By Topic

Teleporting what matters [quantum computing]

Sign In

Cookies must be enabled to login.After enabling cookies , please use refresh or reload or ctrl+f5 on the browser for the login options.

Formats Non-Member Member
$31 $13
Learn how you can qualify for the best price for this item!
Become an IEEE Member or Subscribe to
IEEE Xplore for exclusive pricing!
close button

puzzle piece

IEEE membership options for an individual and IEEE Xplore subscriptions for an organization offer the most affordable access to essential journal articles, conference papers, standards, eBooks, and eLearning courses.

Learn more about:

IEEE membership

IEEE Xplore subscriptions

1 Author(s)

Physicists in Austria and the US have shown for the first time how to teleport the properties of one atom to another. At the National Institute of Standards and Technology, a team of teleporters trapped three beryllium ions. The ions - beryllium atoms with missing electrons and hence a positive charge - are subjected to forces from electric fields so that they can be held in an ion trap. Here, radio waves and electric fields from a set of electrodes hold the ions in a line but also allow them to be moved from one segment of the trap to the other. This way, ions could be brought over to the different laser beams used for entanglement and for the measurement of quantum states. Two atoms can be entangled by simultaneously undergoing changes in quantum state when hit with a specific series of laser pulses. The same teleportation protocol was used by another team at Innsbruck University. However, this team used a different type of trap, one with no segments. Instead of moving the ions to the lasers, the team was able to aim the lasers well enough so that they could move the laser beams to the ions. These simple trap systems have been found to be very promising and may first be applied in a specialized computer called quantum repeater. This kind of device, though still the stuff of mere theory, would extend the range of wiretap-proof quantum communication systems that encode messages in the polarization of photons.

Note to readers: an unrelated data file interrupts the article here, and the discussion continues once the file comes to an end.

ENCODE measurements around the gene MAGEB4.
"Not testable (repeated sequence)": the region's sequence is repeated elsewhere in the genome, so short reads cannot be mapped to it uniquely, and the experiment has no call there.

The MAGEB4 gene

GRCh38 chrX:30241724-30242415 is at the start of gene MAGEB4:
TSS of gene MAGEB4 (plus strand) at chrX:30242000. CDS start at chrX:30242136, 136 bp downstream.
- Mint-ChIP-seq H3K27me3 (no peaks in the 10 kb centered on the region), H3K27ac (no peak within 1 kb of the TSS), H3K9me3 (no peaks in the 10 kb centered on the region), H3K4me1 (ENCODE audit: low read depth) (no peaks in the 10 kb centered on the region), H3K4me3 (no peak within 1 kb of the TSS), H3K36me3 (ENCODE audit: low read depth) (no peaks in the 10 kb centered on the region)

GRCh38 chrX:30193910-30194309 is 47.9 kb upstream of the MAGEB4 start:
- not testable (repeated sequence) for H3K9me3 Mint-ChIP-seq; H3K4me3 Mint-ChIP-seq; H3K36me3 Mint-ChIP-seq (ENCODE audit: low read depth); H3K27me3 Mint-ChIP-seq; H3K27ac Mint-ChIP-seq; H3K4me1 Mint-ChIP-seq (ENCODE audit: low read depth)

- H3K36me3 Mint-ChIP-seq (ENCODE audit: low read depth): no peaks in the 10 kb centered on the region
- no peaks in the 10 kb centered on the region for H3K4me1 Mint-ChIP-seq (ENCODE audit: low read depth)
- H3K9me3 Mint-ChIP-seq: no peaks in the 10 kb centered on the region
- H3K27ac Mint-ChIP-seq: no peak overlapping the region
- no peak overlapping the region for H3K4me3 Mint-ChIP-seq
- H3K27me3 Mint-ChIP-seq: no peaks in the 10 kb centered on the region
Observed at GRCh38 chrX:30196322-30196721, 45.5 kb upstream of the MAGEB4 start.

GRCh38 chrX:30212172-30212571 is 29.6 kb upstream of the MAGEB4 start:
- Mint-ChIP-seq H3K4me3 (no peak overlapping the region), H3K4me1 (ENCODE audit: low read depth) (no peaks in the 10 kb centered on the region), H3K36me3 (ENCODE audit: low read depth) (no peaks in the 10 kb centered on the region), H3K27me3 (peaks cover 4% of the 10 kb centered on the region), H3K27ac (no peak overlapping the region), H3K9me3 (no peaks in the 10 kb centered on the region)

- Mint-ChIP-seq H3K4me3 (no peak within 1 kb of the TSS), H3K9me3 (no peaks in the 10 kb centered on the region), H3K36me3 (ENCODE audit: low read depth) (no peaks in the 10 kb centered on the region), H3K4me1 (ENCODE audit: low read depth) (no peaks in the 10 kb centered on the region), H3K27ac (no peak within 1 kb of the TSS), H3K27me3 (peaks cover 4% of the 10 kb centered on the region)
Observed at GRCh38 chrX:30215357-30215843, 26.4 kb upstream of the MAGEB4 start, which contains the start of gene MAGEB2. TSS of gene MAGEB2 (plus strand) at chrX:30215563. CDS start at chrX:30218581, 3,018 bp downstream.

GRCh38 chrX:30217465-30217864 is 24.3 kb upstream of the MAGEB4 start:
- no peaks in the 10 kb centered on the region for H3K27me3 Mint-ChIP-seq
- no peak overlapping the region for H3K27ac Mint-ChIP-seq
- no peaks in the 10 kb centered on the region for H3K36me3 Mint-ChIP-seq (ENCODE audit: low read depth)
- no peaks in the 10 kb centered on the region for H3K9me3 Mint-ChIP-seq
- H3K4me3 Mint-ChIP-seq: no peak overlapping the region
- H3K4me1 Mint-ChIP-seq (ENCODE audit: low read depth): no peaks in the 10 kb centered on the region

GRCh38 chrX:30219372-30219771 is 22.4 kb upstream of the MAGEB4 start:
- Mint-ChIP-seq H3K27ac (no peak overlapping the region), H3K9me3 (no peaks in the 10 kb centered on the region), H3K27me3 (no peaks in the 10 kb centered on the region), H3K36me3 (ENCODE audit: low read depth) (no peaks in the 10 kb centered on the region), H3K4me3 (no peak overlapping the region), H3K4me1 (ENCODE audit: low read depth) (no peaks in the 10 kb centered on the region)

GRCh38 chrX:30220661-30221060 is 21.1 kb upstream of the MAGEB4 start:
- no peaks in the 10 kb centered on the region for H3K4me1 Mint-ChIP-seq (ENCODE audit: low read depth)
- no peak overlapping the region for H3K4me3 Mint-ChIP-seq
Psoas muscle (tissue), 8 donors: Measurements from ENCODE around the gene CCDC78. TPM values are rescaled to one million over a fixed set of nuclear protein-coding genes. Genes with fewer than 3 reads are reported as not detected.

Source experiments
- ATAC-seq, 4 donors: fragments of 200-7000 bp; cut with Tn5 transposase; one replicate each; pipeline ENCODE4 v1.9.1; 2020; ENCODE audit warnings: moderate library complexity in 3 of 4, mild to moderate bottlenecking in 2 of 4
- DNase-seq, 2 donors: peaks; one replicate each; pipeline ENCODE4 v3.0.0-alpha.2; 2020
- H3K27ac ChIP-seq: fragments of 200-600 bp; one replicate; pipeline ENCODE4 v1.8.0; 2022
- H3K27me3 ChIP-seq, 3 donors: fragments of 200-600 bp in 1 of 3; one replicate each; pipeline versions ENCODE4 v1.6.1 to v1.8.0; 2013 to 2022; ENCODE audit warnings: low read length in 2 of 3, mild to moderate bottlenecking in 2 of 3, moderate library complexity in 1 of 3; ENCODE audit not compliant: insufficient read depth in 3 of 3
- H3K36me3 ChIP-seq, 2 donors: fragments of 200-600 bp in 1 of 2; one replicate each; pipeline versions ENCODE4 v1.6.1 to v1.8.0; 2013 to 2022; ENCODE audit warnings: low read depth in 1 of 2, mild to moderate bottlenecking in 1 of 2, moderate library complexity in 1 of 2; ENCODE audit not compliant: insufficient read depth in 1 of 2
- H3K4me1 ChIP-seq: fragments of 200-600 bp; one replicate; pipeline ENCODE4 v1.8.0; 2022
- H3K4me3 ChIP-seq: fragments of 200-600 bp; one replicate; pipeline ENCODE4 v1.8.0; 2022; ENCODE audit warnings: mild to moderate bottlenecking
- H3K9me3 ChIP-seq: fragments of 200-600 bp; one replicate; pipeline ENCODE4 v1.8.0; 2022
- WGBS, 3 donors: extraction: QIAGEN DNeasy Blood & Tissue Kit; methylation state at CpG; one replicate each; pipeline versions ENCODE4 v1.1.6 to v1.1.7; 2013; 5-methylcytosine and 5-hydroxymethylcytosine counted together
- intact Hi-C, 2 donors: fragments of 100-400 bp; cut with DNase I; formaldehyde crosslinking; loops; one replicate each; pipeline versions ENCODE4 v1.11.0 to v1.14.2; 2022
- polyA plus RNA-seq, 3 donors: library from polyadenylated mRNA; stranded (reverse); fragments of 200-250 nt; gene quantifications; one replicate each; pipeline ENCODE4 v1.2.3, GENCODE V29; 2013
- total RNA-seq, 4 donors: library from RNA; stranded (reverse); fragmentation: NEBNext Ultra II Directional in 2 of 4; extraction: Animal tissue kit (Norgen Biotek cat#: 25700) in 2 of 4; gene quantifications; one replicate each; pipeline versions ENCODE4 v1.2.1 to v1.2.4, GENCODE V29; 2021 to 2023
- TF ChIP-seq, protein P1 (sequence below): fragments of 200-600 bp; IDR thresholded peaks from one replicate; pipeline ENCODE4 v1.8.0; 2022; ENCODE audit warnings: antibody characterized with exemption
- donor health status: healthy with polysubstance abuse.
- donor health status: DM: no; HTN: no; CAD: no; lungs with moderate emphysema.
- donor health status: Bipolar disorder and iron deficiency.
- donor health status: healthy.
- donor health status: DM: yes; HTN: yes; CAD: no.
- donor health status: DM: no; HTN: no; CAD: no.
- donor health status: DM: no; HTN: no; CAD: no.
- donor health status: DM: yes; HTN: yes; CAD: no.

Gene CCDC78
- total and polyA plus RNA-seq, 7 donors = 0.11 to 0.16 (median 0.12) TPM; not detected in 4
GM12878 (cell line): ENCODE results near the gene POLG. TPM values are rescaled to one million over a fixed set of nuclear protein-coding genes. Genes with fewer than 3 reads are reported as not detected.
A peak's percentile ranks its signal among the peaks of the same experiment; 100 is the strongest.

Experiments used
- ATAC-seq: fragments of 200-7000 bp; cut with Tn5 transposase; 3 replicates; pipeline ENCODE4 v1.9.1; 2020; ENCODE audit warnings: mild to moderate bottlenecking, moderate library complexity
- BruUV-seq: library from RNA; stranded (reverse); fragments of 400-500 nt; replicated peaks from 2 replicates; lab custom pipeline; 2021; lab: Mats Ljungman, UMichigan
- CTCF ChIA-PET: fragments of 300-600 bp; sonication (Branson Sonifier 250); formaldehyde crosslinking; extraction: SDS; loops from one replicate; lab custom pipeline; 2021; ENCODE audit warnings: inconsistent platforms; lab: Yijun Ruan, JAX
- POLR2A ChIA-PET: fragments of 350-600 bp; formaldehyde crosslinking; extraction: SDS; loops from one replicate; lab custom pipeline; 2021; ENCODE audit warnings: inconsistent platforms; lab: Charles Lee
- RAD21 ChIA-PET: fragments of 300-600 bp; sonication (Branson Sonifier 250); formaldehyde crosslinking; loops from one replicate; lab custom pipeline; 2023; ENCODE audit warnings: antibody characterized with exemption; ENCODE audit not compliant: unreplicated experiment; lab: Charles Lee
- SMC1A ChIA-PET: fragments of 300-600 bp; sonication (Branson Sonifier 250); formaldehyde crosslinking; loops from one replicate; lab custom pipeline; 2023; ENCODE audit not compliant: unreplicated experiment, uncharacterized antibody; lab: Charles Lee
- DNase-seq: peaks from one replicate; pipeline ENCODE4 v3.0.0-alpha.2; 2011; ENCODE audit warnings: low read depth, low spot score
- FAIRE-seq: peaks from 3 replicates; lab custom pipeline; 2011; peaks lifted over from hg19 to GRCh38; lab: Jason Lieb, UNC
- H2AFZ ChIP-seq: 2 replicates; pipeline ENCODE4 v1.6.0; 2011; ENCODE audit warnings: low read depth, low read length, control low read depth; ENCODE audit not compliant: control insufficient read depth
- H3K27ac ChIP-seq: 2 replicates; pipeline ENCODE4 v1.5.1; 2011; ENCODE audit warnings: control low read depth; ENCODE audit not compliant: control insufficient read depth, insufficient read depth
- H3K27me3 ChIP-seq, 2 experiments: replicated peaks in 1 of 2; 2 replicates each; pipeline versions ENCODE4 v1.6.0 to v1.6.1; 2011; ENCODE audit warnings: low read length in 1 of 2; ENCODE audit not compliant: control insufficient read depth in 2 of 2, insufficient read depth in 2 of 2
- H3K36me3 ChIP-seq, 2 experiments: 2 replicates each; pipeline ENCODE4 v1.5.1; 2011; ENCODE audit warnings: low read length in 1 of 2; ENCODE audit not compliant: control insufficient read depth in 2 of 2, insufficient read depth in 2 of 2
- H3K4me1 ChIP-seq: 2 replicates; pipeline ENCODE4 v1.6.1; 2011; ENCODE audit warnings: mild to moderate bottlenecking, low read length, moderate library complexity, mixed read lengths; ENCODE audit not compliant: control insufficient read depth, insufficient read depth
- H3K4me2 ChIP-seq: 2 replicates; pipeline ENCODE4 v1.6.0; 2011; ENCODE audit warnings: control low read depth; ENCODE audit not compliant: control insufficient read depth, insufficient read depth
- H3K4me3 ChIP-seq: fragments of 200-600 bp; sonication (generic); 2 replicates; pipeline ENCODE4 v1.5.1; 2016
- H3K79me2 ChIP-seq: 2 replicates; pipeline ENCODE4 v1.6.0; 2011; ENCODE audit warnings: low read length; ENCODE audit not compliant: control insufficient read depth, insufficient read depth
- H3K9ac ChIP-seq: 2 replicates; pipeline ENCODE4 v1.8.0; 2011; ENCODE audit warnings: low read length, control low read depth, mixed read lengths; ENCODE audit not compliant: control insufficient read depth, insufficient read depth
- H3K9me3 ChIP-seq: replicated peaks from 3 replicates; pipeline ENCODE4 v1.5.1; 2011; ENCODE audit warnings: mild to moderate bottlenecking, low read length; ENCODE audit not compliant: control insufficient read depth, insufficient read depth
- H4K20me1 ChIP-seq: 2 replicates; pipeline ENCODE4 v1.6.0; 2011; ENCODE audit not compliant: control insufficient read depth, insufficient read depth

Published in:

Spectrum, IEEE  (Volume:41 ,  Issue: 9 )